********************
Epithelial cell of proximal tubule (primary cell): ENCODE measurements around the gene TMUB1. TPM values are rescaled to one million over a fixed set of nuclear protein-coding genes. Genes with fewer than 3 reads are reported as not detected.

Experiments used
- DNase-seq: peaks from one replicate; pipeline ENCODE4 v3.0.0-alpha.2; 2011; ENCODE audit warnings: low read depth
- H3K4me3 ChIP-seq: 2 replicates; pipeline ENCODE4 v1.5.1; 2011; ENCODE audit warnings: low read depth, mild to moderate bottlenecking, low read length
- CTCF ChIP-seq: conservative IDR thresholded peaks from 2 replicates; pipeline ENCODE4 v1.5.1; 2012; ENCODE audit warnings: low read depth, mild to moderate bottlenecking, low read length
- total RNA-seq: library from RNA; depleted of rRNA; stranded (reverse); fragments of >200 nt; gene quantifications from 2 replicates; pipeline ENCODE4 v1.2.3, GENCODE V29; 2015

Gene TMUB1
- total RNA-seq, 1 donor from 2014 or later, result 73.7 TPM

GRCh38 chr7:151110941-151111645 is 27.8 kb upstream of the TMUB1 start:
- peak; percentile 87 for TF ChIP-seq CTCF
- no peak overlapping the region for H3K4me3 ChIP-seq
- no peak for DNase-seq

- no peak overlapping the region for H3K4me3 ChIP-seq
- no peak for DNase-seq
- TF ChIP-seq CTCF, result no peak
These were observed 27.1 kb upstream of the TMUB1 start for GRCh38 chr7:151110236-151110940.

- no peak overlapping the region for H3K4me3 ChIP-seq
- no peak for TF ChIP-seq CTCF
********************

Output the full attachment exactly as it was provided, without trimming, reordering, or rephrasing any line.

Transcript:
Epithelial cell of proximal tubule (primary cell): ENCODE measurements around the gene TMUB1. TPM values are rescaled to one million over a fixed set of nuclear protein-coding genes. Genes with fewer than 3 reads are reported as not detected.

Experiments used
- DNase-seq: peaks from one replicate; pipeline ENCODE4 v3.0.0-alpha.2; 2011; ENCODE audit warnings: low read depth
- H3K4me3 ChIP-seq: 2 replicates; pipeline ENCODE4 v1.5.1; 2011; ENCODE audit warnings: low read depth, mild to moderate bottlenecking, low read length
- CTCF ChIP-seq: conservative IDR thresholded peaks from 2 replicates; pipeline ENCODE4 v1.5.1; 2012; ENCODE audit warnings: low read depth, mild to moderate bottlenecking, low read length
- total RNA-seq: library from RNA; depleted of rRNA; stranded (reverse); fragments of >200 nt; gene quantifications from 2 replicates; pipeline ENCODE4 v1.2.3, GENCODE V29; 2015

Gene TMUB1
- total RNA-seq, 1 donor from 2014 or later, result 73.7 TPM

GRCh38 chr7:151110941-151111645 is 27.8 kb upstream of the TMUB1 start:
- peak; percentile 87 for TF ChIP-seq CTCF
- no peak overlapping the region for H3K4me3 ChIP-seq
- no peak for DNase-seq

- no peak overlapping the region for H3K4me3 ChIP-seq
- no peak for DNase-seq
- TF ChIP-seq CTCF, result no peak
These were observed 27.1 kb upstream of the TMUB1 start for GRCh38 chr7:151110236-151110940.

- no peak overlapping the region for H3K4me3 ChIP-seq
- no peak for TF ChIP-seq CTCF